Anirban Sen, 22, knew his electronics and communications engineering degree from Anna University wouldn’t get him a software job easily. Instead of running from pillar to post for one, he enrolled at a software “finishing school” for a high-end course that would grab the attention of employers. The course fees burned a hole in his parents’ pockets but he walked out with a job. So did several of his classmates at the finishing school. In contrast, most of his engineering friends had to rough it out for months before landing a job.
For a lot of fresh engineering graduates, these finishing schools have become the hottest new destination. Last year, nearly 100 engineering graduates from Calcutta’s Jadavpur University enrolled at many of these schools.
So what’s drawing these students to the finishing schools' Jobs, of course, and also the “training, to apply knowledge in a professional environment”.
We need to distinguish between a career market and a job market, says Bikram Dasgupta, CEO of Globsyn, which runs a finishing school for engineers in Calcutta. “Strictly speaking, people might get a job based on demand and supply after doing engineering. But research shows that in the knowledge market, applying knowledge and managing it are both equally important for career enhancement. If a person doesn’t go to a knowledge finishing school after graduation, he or she might still land a job but his movement will be restricted and this might affect career growth,” says Dasgupta.
The outcome is one-stop shops like the Usha Martin Academy of Communication Technology (UACT) which is a finishing school established as a joint venture between the Usha Martin group and the Indian Institute of Technology, Chennai, and is located within the IIT Chennai campus. It specialises in IT and telecom and runs two distinct academic programmes.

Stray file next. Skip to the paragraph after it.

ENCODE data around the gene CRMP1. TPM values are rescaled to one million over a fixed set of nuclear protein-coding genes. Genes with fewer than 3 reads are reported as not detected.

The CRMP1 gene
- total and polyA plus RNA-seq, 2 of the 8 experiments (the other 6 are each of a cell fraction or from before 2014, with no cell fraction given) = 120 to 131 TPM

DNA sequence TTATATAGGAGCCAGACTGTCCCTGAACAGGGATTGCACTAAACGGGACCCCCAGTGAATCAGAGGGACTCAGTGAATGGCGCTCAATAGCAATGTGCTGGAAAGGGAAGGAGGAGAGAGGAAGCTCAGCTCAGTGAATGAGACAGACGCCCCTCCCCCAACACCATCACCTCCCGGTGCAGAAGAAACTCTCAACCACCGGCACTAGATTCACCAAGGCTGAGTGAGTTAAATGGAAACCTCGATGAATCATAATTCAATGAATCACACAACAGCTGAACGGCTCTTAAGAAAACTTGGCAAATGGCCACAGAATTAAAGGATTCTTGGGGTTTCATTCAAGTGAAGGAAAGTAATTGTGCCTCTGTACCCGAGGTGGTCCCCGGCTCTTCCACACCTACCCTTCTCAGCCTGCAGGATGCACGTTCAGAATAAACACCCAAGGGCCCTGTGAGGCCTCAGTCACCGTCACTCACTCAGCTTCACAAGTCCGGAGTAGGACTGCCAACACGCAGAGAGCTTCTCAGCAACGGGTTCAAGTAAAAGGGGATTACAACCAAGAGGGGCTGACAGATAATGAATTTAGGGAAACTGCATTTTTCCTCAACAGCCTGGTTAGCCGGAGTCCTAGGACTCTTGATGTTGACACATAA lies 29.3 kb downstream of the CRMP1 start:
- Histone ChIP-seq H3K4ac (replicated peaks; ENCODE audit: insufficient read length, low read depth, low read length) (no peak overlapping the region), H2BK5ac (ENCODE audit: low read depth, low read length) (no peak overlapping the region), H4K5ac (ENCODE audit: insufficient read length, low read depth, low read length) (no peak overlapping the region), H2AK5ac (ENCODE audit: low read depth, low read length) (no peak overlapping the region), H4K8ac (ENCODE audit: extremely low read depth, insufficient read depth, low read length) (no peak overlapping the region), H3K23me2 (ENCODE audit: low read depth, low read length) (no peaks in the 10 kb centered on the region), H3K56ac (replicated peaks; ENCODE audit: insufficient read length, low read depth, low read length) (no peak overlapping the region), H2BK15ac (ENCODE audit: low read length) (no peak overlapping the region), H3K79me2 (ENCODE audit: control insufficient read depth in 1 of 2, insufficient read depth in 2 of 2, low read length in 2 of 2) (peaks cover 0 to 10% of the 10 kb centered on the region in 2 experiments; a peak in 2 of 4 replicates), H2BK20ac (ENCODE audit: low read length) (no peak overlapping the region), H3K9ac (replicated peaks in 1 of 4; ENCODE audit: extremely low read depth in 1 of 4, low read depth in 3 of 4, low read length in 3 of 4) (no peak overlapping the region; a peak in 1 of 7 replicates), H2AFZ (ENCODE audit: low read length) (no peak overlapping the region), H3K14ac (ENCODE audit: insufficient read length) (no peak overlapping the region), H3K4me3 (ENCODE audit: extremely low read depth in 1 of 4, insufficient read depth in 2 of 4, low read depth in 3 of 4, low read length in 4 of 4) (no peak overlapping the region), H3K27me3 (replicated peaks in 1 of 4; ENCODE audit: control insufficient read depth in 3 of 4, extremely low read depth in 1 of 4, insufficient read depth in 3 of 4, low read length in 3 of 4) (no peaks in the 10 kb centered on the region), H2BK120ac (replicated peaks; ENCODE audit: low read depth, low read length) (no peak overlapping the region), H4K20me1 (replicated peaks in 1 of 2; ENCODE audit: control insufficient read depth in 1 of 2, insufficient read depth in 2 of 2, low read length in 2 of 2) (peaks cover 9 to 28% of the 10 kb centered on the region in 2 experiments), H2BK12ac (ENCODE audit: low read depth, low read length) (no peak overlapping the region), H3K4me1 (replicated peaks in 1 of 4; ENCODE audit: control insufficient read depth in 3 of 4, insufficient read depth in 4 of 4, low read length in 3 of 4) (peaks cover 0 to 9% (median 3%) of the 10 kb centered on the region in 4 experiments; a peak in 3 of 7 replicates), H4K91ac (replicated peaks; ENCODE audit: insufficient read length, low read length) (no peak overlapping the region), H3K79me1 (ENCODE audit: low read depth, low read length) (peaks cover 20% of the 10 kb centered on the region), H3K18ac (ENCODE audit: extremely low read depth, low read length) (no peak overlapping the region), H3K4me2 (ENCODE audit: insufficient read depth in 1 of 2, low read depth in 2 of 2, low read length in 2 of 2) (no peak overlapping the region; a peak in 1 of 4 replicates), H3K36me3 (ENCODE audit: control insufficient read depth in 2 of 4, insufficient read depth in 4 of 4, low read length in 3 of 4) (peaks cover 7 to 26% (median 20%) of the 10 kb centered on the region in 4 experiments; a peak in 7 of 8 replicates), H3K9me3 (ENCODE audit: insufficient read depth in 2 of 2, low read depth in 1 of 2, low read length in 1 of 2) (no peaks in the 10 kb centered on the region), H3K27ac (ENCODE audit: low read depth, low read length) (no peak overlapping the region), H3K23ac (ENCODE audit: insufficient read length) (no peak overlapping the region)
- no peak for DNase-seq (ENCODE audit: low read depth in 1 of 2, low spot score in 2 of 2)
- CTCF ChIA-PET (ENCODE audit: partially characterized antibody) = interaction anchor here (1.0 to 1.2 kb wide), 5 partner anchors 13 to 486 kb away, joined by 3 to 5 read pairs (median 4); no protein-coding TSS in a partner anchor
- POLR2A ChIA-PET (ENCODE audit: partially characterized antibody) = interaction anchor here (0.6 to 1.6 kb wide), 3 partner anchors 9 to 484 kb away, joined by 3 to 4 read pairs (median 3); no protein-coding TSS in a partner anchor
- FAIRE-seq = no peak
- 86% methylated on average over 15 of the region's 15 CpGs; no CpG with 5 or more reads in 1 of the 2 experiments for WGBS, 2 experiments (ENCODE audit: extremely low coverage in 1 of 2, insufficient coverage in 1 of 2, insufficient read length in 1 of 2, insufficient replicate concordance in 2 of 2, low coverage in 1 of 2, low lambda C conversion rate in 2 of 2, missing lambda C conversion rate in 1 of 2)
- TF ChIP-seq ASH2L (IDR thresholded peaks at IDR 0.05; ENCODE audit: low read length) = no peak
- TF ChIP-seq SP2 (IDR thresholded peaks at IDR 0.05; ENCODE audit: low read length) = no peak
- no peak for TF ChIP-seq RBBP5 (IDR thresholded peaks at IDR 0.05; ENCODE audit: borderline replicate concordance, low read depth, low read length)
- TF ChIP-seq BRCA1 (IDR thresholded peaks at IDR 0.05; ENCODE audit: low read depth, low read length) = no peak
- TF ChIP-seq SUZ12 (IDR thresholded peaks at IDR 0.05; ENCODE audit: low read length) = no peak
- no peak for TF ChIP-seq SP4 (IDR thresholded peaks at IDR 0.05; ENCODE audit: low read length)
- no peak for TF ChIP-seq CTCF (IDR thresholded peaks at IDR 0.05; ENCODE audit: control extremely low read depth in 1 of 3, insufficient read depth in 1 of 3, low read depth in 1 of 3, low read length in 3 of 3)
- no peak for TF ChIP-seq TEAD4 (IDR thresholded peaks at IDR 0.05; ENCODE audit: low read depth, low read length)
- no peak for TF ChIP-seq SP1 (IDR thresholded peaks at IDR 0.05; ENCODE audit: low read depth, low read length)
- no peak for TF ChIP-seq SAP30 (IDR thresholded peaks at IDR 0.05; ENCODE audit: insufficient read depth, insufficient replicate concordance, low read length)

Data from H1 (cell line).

The first is the finishing school programme, which consists of a set of carefully designed course modules in telecom and telecom-related information technology for fresh engineers. There’s also a sponsored finishing school programme which is an induction training programme for fresh engineers who are joining the telecom and IT industries.
“Finishing schools have made a difference. They give students a lot of confidence and the technical expertise to apply their knowledge. An engineering course is vast, so they help to make it more hands-on and apply it better. These courses are more specific,” says Prof. Manoj Mitra, dean of engineering at Jadavpur University. He adds that he would like to see more engineering graduates join such courses.
At present, the fresh engineering graduates hired by telecom and IT companies are trained when they’re inducted, either through product-oriented training programmes offered by the major equipment manufactures or through in-house training programmes. At most places, in-house training is limited to a basic orientation as vendor-based training is expensive and equipment specific. “What is needed is to impart an additional training to these engineers through a well-planned curriculum consisting of the right mix of courses in telecommunication, networking and software,” says Mitra.
UACT’s programmes, for instance, are more learning-oriented than teaching-oriented. The stress is on hands-on experience through carefully designed laboratory exercises and experiments. Course modules are designed by faculty members from the Indian Institutes of Technology, Indian Institute of Science and from leading companies.
Globsyn’s Young Software Manager (YSM) course focuses on acquiring, managing and applying critical software skills. YSM is now in its 22nd batch and receives hundreds of applications every year for just 38 seats. You can’t apply unless you have an aggregate of 65 per cent in your engineering degree.
Then you have the NIS Academy, a division of NIS Sparta Ltd (a Reliance group company) that has launched a “School of Employability” to provide Indian companies “with trained and skilled students ready to work in any industry.” With branches in Calcutta, Jaipur and Delhi, it “aims at preparing students to deal with challenges posed by today’s fast-changing business environment”.
But not all are optimistic about the future of these courses. The better students can do without them, say some experts. “The top students either get absorbed or join the best B-schools. These courses are just additonal feathers to somehow survive in the job market,” says Hemant Kumar, director, global HR, Ushacom Pvt Ltd.
Mitra counters the argument. “There is a growing demand for engineers with additional technical qualifications,” he says.